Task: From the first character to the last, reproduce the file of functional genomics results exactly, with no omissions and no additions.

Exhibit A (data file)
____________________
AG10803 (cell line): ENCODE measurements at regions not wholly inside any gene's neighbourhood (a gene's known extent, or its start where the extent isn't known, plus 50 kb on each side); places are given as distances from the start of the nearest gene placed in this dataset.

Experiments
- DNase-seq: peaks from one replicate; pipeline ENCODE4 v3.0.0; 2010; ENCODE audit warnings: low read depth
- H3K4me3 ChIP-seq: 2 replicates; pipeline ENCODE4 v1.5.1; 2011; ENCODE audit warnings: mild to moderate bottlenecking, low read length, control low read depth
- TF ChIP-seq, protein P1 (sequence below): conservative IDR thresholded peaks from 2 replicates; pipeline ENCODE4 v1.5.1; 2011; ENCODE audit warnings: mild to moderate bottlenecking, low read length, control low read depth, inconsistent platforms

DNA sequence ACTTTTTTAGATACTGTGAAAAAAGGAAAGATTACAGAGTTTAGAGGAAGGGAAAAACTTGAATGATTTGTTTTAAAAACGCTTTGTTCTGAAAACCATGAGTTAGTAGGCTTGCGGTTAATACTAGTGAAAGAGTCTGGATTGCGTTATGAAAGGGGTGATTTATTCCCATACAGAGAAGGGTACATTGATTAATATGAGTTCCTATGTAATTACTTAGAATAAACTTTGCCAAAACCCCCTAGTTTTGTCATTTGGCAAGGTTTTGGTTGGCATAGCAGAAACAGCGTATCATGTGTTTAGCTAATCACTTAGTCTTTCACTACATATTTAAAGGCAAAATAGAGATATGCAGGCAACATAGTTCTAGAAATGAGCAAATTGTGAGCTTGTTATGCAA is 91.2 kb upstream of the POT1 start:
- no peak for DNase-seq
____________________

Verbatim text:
AG10803 (cell line): ENCODE measurements at regions not wholly inside any gene's neighbourhood (a gene's known extent, or its start where the extent isn't known, plus 50 kb on each side); places are given as distances from the start of the nearest gene placed in this dataset.

Experiments
- DNase-seq: peaks from one replicate; pipeline ENCODE4 v3.0.0; 2010; ENCODE audit warnings: low read depth
- H3K4me3 ChIP-seq: 2 replicates; pipeline ENCODE4 v1.5.1; 2011; ENCODE audit warnings: mild to moderate bottlenecking, low read length, control low read depth
- TF ChIP-seq, protein P1 (sequence below): conservative IDR thresholded peaks from 2 replicates; pipeline ENCODE4 v1.5.1; 2011; ENCODE audit warnings: mild to moderate bottlenecking, low read length, control low read depth, inconsistent platforms

DNA sequence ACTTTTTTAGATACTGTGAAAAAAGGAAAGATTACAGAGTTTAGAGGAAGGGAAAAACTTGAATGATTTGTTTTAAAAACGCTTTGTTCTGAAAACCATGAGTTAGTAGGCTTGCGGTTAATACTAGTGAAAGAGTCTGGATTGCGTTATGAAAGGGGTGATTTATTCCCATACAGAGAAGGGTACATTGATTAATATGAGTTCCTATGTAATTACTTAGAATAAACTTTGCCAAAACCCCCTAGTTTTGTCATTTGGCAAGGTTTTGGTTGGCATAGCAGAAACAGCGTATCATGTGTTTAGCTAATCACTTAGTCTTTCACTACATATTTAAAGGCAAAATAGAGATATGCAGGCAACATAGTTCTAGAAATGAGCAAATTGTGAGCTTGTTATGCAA is 91.2 kb upstream of the POT1 start:
- no peak for DNase-seq